Cameron and David continue the conversation about what critics do and how they are perceived by the public (not necessarily the same thing at all)…
Critics should help theaters
CK: If you subscribe to the theory that all press is good press, then even a negative review should make you happy. Especially at a time when arts coverage is rapidly shrinking, being deemed important enough to warrant column inches is an achievement, and I don’t mean that glibly. But on the other side of the coin, critics are advocates for the art form—not for individual artists or theaters. We are not an unpaid arm of a theater’s public relations team.
DF: I agree with all this, but my answer is even simpler: popular criticism serves potential audiences, not artists. Our basic responsibility is to help people decide whether or not to see a show—if we don’t do this, we’re not doing the job. I say “popular” criticism to distinguish it here from academic critical writing, and indeed many of my academic friends would consider my definition over-simplifying, but so be it.
CK: I have no problem with a theater taking something positive I’ve written about them and using it as part of a marketing campaign—it’s all part and parcel of using the platform to amplify awareness of the show. It also doesn’t even bother me that much when theaters will take something I’ve written out of context to try and make it seem that what I wrote was more positive than in actuality. But the expectation that critics are a theater’s silent partner in promotion is beyond misguided.
DF: Even the notion of critics and theaters as “partners” makes me giggle. When I give a show a positive review, I’m that theater’s best friend. When the review is negative, I’m persona non grata. It’s OK—I’m used to it.
Critics have undue influence on productions
DF: Let’s start by questioning the premise—do we, in fact, have influence (undue or not)? I take on faith that New York Times’ reviews have a significant impact on box office, and likely also on the future of a show in regional theaters. As for the rest of us, I’m not so sure. I’ve been told by a Philadelphia theater director that reviews—positive or negative—have absolutely no impact on attendance; and at another time, the same director seemed miffed that I might not review a different production. I like to think that such influence as we wield is mostly positive: we’re in a position to bring attention to interesting work that people might not otherwise know about.
CK: I don’t think this is a question with a blanket answer—and also an area where correlation doesn’t necessarily mean causation. Is the theater working from the supposition that prior to the negative review being printed, every seat would have been sold, at full price, for the length of the run?
DF: As for the “undue” part, I see the problem as largely economic, and again the New York Times is a good example. A Broadway production costs millions to produce, and tickets are well over $100. Prospective audiences are understandably leery of spending a lot of money on a risky commodity. No wonder the New York Times’ critics are seen as powerful! On the other hand, most people I know only read movie reviews out of interest–it doesn’t affect whether they’ll see something, because it’s a relatively small investment. And I see this issue as getting worse before it gets better—costs keep escalating.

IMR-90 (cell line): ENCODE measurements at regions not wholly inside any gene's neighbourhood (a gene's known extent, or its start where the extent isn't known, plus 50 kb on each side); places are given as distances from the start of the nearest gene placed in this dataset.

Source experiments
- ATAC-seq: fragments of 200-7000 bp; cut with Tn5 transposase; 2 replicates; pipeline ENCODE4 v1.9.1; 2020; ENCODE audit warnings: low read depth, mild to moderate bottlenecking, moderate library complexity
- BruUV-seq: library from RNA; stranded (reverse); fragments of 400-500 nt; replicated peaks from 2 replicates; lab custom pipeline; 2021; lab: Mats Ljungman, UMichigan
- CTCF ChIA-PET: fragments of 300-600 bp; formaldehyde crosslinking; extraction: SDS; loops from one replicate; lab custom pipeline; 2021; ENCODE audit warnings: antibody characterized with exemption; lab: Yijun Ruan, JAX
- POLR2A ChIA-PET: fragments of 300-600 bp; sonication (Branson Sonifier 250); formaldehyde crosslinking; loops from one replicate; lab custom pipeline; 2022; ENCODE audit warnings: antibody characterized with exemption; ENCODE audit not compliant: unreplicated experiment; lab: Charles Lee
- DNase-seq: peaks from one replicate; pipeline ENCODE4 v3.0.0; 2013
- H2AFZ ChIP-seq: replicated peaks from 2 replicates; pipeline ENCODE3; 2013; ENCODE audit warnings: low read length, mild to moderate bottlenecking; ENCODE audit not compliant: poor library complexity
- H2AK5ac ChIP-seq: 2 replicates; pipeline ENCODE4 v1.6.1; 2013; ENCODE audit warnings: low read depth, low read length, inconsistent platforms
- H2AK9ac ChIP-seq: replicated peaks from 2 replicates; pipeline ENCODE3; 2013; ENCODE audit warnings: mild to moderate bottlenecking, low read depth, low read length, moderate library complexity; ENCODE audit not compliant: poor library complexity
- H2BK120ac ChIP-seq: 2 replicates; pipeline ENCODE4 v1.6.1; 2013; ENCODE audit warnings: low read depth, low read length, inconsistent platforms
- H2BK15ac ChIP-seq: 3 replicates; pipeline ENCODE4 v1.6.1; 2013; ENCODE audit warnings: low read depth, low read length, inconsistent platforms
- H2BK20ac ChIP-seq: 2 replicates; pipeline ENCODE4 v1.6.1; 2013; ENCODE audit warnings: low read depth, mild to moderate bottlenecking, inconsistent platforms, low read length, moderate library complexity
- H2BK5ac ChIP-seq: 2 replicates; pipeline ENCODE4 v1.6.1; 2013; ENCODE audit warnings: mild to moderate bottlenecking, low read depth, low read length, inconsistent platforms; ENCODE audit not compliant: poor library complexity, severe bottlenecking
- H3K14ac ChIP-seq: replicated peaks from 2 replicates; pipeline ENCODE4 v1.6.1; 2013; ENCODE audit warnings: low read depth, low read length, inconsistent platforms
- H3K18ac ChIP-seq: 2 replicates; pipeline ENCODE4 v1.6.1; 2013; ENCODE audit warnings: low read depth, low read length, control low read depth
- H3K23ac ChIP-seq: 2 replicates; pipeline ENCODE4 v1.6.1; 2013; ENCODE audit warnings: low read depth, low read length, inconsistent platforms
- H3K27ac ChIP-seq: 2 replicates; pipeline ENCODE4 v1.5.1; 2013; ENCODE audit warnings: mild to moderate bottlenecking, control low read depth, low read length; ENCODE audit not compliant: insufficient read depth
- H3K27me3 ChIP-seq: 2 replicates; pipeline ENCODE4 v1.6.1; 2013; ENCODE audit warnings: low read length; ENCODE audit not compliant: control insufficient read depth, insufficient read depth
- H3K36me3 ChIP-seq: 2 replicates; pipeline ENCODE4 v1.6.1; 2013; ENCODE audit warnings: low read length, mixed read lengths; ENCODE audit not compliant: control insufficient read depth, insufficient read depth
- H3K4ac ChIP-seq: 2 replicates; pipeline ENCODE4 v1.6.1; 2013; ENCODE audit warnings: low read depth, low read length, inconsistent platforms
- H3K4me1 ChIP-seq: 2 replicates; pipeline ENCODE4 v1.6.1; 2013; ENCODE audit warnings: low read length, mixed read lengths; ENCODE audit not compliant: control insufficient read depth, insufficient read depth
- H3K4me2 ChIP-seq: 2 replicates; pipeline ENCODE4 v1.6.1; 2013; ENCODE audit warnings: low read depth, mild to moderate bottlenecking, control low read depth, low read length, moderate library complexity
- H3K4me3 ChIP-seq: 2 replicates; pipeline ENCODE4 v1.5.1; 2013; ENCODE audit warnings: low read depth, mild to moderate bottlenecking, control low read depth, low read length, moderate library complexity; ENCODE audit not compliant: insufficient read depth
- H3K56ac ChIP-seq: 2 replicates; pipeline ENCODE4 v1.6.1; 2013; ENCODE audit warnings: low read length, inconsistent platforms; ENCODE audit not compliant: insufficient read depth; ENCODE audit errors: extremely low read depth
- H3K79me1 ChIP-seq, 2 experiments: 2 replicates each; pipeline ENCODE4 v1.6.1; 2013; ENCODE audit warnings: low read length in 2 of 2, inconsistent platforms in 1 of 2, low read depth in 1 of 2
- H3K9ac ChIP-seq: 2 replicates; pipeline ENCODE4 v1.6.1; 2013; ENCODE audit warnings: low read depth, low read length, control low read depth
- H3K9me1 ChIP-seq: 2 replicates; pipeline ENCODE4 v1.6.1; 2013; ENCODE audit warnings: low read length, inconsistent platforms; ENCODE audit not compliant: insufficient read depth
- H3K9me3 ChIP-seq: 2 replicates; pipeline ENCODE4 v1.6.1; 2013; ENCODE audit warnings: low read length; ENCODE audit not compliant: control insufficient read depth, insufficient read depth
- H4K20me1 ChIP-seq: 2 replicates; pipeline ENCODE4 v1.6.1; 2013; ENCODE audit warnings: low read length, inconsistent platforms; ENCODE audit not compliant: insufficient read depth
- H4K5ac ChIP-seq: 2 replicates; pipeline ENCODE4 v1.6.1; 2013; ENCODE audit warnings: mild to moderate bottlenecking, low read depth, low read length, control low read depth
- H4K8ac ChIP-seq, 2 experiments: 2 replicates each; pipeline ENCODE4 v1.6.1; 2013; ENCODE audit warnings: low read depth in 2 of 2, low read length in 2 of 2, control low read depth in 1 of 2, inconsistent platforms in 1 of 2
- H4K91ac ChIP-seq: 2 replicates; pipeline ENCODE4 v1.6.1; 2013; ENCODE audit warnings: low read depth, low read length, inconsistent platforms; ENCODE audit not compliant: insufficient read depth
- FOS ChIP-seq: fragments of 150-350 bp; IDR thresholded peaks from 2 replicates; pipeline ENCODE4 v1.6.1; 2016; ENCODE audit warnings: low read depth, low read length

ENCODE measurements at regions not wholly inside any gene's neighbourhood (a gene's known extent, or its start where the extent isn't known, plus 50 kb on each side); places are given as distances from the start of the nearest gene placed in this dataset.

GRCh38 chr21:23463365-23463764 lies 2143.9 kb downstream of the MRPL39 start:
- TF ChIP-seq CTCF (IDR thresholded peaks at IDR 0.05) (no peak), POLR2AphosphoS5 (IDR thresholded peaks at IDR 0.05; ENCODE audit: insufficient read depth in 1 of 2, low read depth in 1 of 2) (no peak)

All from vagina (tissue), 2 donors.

CK: The last time I bought a ticket to something based on a review, it actually had nothing to do with the critic’s opinion–I just had no idea the show was happening, and I knew instantly that it was something I wanted to see. That speaks to the idea that any press is good press because it makes a production visible. But again, I’m using myself as a case study. Other mileage may vary.
Critics are meant to be collaborators.
CK: I once received an unprompted email from an actor I’d reviewed in a few productions, in which he said he didn’t like my approach to criticism because what I wrote wasn’t helpful to the artistic process. Basically—and I’m paraphrasing here—my reviews weren’t helping him give a better performance. I had to stop and wonder at what point it had become my job to guide this actor, or anyone, to their characterization. But in the same way that many view critics as writing for the theaters they cover, even more seem to think that the function of criticism is to provide directorial advice, dramaturgy, and the like. I don’t know where that comes from, but here’s something to remember: Crafting a play into the best version of what it can be is the job of the people sitting in the rehearsal room—not the people sitting in the audience.
DF: It’s probably not an accident that I can think of very few critics who are performers (and the two who come to mind work in classical music, not theater), and none who are designers. I can come up with one who alternated between writing criticism and directing—he shall remain nameless, though he ran both the Yale Drama School and Harvard’s American Repertory Theatre, and was extremely problematic in both capacities. It’s not impossible to have gifts for both, but I think they are very much separate ways of thinking about theater. To be part of a production is exactly that: to immerse yourself in creating a theatrical work in a way that almost necessarily is blind to its problems. Critics can’t “fill in the blanks” of a show, nor should they. The experience a critic has should, to the extent that it’s possible, be completely divorced and dispassionate.